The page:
In 1917, realizing the hunger for social justice among the one thousand African American residents of San Diego, W. E. B. DuBois traveled from Los Angeles to San Diego as part of his western states tour on behalf of the National Association for the Advancement of Colored People (NAACP). Having previously surveyed the city in 1913, and as editor of The Crisis, he undoubtedly was aware of the desire of individuals to form a branch of the NAACP in the city. They included community leaders like Bethel A.M.E. Church co-founder Solomon Johnson and businessman Edward W. Anderson, the first African American in Southern California to file a racial discrimination lawsuit. DuBois waxed poetic on the “hedges of gerania, fields of callas and star-eyed palms,” he saw as he encountered the flora of San Diego. He then described the city’s small African American community as “kindly and thrifty [black citizens] with pushing leaders. . . .”
Following a meeting with some of these “kindly and thrifty” souls, DuBois posed for a photo with members of the Organizing Committee of the San Diego NAACP. That photo symbolized DuBois’s recognition of the need for a branch in the rapidly growing city in the far southwestern corner of the United States. In December 1918, the national headquarters in New York received an application for charter status which was approved in early 1919. The confidence and fighting spirit DuBois saw in the black San Diegans he visited and in the 54 founding members of the branch would carry forward and generate a string of civil rights accomplishments stretching over nine decades.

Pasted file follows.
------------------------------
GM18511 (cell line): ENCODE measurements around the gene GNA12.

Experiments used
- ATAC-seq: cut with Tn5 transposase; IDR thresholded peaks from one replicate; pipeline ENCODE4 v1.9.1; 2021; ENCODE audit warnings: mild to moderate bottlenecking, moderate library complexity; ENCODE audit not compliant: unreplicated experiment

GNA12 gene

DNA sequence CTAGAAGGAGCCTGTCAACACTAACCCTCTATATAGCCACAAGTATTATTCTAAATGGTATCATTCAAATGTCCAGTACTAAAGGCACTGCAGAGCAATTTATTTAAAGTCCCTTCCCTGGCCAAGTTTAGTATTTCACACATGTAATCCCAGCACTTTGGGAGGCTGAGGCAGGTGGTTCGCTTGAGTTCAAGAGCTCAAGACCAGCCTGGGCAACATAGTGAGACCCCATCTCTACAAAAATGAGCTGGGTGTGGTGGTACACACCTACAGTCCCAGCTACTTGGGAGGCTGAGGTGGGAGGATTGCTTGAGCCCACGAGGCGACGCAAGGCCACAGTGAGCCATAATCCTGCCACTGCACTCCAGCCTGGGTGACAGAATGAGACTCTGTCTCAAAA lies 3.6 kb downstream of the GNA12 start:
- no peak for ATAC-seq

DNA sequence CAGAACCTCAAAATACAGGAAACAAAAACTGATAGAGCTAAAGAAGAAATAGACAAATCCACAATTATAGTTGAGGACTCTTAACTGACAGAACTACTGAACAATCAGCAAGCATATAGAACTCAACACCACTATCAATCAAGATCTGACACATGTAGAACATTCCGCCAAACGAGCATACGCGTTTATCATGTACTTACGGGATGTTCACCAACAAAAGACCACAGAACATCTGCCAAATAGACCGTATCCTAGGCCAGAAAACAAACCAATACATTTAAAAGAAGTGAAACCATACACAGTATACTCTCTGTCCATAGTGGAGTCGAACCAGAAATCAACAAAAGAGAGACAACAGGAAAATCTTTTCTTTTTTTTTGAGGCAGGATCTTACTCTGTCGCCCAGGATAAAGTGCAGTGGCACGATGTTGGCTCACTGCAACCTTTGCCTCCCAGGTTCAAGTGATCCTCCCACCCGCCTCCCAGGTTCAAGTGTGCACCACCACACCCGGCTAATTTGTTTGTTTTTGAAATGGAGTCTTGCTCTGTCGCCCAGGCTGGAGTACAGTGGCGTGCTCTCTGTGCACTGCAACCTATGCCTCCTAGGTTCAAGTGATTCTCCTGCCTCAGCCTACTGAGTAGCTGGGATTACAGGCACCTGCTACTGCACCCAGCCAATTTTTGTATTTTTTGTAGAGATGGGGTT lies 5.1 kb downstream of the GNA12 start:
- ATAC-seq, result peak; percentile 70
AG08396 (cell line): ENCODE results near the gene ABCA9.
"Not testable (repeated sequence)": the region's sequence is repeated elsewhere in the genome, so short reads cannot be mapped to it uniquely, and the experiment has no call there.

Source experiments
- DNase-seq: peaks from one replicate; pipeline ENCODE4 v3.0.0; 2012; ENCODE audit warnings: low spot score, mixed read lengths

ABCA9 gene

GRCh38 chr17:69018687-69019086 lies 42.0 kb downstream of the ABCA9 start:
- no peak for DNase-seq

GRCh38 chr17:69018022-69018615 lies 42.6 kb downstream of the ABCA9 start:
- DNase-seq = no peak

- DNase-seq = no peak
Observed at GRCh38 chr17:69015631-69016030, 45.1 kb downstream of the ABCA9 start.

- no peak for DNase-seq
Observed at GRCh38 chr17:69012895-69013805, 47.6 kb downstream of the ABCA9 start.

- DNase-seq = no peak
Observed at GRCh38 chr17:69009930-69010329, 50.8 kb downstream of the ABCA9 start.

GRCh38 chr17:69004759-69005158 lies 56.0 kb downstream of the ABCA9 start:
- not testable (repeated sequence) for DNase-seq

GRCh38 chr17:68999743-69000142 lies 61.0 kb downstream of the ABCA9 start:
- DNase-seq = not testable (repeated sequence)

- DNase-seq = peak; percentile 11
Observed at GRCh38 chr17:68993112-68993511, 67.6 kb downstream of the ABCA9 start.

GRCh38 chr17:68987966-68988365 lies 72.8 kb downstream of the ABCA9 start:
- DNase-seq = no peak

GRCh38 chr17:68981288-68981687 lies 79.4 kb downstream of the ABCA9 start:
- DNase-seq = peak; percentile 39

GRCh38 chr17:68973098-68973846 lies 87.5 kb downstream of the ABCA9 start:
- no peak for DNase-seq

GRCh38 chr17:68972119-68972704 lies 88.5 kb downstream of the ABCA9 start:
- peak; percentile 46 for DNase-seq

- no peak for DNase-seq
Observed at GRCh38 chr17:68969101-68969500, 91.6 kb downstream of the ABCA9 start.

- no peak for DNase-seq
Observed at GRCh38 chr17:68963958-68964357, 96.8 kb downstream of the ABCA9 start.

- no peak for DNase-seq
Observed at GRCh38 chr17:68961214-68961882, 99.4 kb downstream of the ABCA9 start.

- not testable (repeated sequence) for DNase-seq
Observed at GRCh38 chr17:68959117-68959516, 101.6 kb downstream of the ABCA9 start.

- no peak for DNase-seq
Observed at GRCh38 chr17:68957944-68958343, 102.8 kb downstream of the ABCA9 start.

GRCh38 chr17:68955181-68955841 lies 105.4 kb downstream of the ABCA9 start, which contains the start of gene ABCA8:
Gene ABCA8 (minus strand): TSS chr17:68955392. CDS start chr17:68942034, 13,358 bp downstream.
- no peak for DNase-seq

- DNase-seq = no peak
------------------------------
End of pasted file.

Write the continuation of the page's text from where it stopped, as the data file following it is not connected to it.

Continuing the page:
In February 1924, San Diego NAACP president Elijah J. Gentry, a “shoe shiner” by trade and leader of the five year old branch sent a frank assessment of the racial climate in San Diego to NAACP field secretary James Weldon Johnson in New York. “Colored people [in San Diego] are not allowed in restaurants, nor to drink soda water in drugstores, nor can they rent bathing suits at any bathing house or beach in this city,” Gentry